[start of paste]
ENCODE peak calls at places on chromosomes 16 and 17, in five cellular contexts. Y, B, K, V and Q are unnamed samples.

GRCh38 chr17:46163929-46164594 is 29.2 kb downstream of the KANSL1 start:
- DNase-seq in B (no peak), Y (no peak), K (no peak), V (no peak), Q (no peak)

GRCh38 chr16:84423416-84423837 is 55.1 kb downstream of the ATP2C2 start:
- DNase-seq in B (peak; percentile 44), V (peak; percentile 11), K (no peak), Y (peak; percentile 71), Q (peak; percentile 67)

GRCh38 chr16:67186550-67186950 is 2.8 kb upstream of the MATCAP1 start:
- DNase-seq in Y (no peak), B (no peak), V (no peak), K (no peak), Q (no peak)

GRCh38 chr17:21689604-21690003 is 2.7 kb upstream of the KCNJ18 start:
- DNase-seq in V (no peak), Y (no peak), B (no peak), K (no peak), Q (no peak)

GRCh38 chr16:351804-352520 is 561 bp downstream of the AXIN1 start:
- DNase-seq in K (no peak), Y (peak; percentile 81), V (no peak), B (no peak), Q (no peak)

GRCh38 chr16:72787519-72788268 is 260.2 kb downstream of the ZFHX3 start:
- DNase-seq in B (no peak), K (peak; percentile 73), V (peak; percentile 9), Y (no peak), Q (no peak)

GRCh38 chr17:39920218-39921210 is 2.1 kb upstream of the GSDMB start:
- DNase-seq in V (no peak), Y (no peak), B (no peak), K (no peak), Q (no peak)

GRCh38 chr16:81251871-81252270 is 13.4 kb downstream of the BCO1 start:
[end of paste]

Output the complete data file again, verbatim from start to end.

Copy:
ENCODE peak calls at places on chromosomes 16 and 17, in five cellular contexts. Y, B, K, V and Q are unnamed samples.

GRCh38 chr17:46163929-46164594 is 29.2 kb downstream of the KANSL1 start:
- DNase-seq in B (no peak), Y (no peak), K (no peak), V (no peak), Q (no peak)

GRCh38 chr16:84423416-84423837 is 55.1 kb downstream of the ATP2C2 start:
- DNase-seq in B (peak; percentile 44), V (peak; percentile 11), K (no peak), Y (peak; percentile 71), Q (peak; percentile 67)

GRCh38 chr16:67186550-67186950 is 2.8 kb upstream of the MATCAP1 start:
- DNase-seq in Y (no peak), B (no peak), V (no peak), K (no peak), Q (no peak)

GRCh38 chr17:21689604-21690003 is 2.7 kb upstream of the KCNJ18 start:
- DNase-seq in V (no peak), Y (no peak), B (no peak), K (no peak), Q (no peak)

GRCh38 chr16:351804-352520 is 561 bp downstream of the AXIN1 start:
- DNase-seq in K (no peak), Y (peak; percentile 81), V (no peak), B (no peak), Q (no peak)

GRCh38 chr16:72787519-72788268 is 260.2 kb downstream of the ZFHX3 start:
- DNase-seq in B (no peak), K (peak; percentile 73), V (peak; percentile 9), Y (no peak), Q (no peak)

GRCh38 chr17:39920218-39921210 is 2.1 kb upstream of the GSDMB start:
- DNase-seq in V (no peak), Y (no peak), B (no peak), K (no peak), Q (no peak)

GRCh38 chr16:81251871-81252270 is 13.4 kb downstream of the BCO1 start: